Google continues to ramp up its social side, announcing plans to integrate Google Places data with the Google+ social network along with ratings and reviews from restaurant review site Zagat – and search engine optimisation experts say SMEs need to get up to speed quickly with the new changes.
While Zagat reviews only apply to restaurants, social media veterans are saying all businesses need to pay attention as Google Places data will now be replaced by this new system, which Google calls “Google+ Local”.
This comes just a week after Google launched the Zagat system in Australia.
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When users search for places as they usually do through the normal search page or through maps, Google+ Local data will appear, incorporating Zagat reviews, when applicable, along with the normal information already contained in existing Google Places profiles, such as phone numbers and contact details.
This is yet another attempt on Google’s part to merge its existing platforms with the Google+ network, creating a type of social layer across its entire network.
StewArt Media chief Jim Stewart says it’s a huge wake-up call for businesses which don’t already have those profiles.
“You really need to start putting in profile information now; it’s just critical. This is just a huge call for businesses which don’t have their information already set up,” he says.
Google Places, as it exists today, will be disbanded over time, replaced by the Google+ Local interface, but for now businesses can still use the same page to update their details.
Google said in a blog post yesterday the Zagat reviews will now be incorporated alongside these search results. Reviews will be rated using the Zagat 30-point scale, which judges a restaurant based on a few different metrics rather than an overall score.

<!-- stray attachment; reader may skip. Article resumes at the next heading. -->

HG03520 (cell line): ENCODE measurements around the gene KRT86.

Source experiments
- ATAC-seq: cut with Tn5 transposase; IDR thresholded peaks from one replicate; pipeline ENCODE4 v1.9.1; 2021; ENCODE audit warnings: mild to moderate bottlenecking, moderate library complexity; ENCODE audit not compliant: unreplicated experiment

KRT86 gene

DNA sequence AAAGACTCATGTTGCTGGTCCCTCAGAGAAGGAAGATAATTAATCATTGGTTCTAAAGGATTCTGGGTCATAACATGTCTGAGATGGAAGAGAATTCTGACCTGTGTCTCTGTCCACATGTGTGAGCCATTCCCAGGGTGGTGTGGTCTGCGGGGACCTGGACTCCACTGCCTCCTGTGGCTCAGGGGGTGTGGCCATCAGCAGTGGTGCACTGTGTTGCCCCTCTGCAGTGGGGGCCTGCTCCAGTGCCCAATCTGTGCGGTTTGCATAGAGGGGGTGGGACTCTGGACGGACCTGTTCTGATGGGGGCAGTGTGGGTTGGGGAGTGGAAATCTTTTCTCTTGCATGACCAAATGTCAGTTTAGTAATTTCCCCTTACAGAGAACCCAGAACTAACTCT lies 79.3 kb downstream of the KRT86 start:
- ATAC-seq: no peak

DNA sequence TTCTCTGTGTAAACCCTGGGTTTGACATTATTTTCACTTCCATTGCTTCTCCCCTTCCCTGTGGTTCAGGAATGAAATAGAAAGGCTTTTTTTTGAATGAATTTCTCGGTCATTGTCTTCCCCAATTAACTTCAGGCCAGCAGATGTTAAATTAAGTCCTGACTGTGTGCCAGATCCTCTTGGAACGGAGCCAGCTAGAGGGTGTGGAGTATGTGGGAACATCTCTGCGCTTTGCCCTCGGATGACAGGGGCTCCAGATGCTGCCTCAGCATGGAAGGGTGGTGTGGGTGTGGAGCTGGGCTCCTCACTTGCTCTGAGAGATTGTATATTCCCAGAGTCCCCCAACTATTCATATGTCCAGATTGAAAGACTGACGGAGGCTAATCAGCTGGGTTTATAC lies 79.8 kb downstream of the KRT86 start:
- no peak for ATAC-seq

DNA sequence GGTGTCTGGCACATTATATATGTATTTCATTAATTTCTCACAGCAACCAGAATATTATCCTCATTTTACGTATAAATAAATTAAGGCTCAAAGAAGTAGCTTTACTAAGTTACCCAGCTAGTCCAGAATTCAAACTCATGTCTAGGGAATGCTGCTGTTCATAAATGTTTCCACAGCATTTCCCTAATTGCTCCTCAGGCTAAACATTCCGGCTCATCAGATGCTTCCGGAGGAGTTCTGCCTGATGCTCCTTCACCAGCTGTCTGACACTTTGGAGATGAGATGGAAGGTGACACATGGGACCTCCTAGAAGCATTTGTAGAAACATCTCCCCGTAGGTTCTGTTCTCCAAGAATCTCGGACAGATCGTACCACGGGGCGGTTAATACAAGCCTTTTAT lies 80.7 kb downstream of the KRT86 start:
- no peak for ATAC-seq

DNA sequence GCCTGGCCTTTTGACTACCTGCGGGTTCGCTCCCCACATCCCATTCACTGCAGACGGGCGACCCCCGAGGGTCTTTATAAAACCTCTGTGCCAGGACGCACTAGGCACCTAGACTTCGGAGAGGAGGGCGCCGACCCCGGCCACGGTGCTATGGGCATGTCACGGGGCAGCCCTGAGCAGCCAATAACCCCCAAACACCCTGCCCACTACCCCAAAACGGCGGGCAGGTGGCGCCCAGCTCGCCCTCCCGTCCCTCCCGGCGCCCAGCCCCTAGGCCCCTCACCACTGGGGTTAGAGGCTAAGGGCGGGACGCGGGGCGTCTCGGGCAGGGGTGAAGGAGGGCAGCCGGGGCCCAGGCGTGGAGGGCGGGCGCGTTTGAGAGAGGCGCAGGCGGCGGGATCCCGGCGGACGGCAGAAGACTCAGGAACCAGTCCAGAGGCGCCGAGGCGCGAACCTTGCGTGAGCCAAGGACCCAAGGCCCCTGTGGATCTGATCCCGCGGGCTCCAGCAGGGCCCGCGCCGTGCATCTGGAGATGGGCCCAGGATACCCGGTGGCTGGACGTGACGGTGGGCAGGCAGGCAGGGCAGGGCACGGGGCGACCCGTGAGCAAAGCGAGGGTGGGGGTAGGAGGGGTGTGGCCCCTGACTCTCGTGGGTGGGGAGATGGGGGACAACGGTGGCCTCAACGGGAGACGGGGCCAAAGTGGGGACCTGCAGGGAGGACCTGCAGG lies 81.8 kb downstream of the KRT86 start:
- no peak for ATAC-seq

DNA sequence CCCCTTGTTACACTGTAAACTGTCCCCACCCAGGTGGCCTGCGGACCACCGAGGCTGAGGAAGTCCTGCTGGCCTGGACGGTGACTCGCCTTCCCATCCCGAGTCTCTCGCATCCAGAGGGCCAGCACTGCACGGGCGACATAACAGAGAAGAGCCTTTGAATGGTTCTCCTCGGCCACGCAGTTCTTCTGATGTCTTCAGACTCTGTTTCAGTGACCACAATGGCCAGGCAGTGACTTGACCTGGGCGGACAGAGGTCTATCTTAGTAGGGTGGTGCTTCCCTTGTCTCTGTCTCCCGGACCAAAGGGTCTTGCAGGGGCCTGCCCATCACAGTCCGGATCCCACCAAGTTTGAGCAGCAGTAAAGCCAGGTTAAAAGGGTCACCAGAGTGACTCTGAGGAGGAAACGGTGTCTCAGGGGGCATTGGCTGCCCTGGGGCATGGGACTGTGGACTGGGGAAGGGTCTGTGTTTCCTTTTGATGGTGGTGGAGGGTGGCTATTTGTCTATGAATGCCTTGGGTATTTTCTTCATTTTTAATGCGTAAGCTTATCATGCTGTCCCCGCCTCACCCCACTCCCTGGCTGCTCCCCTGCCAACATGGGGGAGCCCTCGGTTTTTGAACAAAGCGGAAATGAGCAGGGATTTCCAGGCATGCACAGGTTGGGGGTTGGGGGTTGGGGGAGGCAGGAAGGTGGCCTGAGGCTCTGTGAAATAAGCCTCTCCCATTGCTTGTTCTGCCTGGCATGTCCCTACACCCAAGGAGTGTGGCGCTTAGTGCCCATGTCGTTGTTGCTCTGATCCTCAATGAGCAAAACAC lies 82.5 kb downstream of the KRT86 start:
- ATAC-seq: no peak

Zagat was started in 1979 by Tim and Nina Zagat as a survey review of New York restaurants and has become one of America’s biggest restaurant review publications.
Media experts have been touting the importance of online reviews for years – research suggests restaurant goers take into account online reviews before they make a booking. Integrating those reviews alongside search pages makes this change incredibly important from an SEO perspective, Stewart says.
“The other thing I would expect to see is more social network-related stuff with regard to results. So, for instance, Google will probably introduce a social element telling you which of your friends have gone to that restaurant, for instance.”
Stewart is talking about the Google+ infrastructure. If you have a Google+ profile, Google looks at what your friends have searched for and then incorporates that into your results, telling you if a friend has reviewed the restaurant you’re looking at.
In fact, that’s exactly what Google said in its blog post:
“If you search for [tacos] on Google+ Local, your results might include a friend’s rave review of the Baja-style taco stand in your neighbourhood.”
“And if you’re searching on Google or Google Maps for a great place to buy a gift for that same friend, your results might include a review from her about a boutique she shops at all the time.”
This all comes back to SEO. The more your links are shared, the better your rankings are. And as Google points out, you have plenty of options to update your profile as well, with photos and videos and so on.
“These reviews and photos will help your friends when they’re checking out a place, and are also integrated into the aggregate score that other people see. The more you contribute, the more helpful Google+ Local will be for your friends, family and everyone else.”
As Stewart says, this is a push on Google’s part to emphasise businesses which give more to their customers.
“This is a big call. If you are doing more in this area, then you’re going to see better results in search.”